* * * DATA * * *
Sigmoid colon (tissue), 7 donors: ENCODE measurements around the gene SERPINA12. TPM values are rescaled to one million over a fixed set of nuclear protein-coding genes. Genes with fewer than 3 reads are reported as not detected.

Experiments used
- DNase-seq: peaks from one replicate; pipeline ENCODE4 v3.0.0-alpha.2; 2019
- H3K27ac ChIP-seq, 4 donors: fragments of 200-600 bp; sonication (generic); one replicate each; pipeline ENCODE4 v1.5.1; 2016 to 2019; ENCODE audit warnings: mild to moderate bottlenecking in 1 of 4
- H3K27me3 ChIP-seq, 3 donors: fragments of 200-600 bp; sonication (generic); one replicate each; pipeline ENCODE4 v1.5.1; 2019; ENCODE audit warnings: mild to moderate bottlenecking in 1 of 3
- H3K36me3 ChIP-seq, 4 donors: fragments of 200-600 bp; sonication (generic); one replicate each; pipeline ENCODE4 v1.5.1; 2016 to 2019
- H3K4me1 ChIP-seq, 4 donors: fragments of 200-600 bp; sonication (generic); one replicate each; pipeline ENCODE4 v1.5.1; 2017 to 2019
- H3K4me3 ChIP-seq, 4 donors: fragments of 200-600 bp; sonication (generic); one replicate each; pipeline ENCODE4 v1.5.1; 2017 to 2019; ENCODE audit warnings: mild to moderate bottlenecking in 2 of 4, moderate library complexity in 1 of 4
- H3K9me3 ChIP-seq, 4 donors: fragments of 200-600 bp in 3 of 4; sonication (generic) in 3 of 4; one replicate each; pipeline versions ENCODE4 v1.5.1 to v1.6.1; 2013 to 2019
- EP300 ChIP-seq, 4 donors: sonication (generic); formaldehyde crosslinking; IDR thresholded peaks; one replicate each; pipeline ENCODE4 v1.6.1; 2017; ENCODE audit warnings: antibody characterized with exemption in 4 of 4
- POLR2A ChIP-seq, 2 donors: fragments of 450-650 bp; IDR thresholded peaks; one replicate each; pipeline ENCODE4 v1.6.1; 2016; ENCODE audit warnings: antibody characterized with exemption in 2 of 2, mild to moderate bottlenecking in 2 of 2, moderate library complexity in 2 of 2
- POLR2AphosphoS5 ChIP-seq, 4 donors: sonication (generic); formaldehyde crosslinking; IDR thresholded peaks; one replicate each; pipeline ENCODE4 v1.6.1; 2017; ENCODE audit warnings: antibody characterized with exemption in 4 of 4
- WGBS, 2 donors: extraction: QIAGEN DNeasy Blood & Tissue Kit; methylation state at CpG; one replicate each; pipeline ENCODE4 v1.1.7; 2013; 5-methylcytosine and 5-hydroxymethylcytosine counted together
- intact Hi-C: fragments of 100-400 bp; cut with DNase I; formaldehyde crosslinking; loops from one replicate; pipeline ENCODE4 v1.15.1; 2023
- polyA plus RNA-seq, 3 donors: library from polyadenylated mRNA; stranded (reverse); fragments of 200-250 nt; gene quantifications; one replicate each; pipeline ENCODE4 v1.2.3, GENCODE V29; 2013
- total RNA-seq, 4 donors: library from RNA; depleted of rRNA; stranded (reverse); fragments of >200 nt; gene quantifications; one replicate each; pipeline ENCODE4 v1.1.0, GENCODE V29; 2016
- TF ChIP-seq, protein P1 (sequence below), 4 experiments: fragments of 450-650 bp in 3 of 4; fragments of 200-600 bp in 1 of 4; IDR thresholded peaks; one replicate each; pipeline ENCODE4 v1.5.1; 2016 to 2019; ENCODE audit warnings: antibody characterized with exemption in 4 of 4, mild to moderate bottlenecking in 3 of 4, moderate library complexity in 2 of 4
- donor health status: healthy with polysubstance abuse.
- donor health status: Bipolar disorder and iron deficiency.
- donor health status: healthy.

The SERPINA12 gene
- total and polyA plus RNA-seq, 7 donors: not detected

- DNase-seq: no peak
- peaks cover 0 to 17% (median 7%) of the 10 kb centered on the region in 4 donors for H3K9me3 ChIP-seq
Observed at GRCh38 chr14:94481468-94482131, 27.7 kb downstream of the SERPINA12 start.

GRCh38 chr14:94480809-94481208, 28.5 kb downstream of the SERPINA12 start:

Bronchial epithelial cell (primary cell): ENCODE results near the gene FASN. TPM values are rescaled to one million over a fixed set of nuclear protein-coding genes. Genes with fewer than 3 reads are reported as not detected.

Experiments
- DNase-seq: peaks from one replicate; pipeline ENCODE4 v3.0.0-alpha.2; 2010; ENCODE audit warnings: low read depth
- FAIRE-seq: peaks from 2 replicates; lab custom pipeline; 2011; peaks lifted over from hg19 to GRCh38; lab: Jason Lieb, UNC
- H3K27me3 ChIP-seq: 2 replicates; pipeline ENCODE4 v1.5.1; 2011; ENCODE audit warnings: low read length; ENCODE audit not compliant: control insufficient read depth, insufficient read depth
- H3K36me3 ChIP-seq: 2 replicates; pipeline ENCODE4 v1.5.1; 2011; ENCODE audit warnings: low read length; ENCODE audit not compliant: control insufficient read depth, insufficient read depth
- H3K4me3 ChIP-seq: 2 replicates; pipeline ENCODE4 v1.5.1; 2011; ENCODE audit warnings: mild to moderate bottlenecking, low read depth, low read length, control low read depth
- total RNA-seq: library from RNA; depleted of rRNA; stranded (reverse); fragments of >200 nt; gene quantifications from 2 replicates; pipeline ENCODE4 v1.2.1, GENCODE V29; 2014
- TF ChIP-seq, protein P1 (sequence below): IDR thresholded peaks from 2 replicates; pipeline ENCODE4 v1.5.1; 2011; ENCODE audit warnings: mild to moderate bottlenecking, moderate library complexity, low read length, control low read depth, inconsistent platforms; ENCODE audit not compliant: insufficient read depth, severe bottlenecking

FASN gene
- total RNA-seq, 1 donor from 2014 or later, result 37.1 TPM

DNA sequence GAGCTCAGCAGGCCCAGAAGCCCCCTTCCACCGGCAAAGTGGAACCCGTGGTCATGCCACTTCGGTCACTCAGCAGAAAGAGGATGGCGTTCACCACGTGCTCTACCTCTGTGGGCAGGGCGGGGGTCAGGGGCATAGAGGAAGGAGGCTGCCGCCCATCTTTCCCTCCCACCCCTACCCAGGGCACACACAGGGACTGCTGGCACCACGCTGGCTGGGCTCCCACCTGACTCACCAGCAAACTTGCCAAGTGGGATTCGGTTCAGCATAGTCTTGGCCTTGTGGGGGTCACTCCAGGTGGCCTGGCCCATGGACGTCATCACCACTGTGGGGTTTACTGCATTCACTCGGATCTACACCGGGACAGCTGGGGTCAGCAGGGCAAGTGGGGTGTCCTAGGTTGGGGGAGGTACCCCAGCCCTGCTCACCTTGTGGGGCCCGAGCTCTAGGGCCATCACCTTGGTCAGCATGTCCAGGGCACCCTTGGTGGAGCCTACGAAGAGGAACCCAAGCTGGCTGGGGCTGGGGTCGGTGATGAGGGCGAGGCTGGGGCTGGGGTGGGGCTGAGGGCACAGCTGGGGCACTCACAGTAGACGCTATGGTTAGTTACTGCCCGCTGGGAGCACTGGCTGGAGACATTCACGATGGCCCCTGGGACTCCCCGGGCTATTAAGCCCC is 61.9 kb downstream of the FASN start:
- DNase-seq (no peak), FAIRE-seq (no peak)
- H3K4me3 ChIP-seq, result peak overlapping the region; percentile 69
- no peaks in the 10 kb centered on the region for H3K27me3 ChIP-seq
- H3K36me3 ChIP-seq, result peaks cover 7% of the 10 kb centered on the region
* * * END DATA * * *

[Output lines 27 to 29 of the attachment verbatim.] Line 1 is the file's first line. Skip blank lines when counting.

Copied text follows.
Bronchial epithelial cell (primary cell): ENCODE results near the gene FASN. TPM values are rescaled to one million over a fixed set of nuclear protein-coding genes. Genes with fewer than 3 reads are reported as not detected.

Experiments
- DNase-seq: peaks from one replicate; pipeline ENCODE4 v3.0.0-alpha.2; 2010; ENCODE audit warnings: low read depth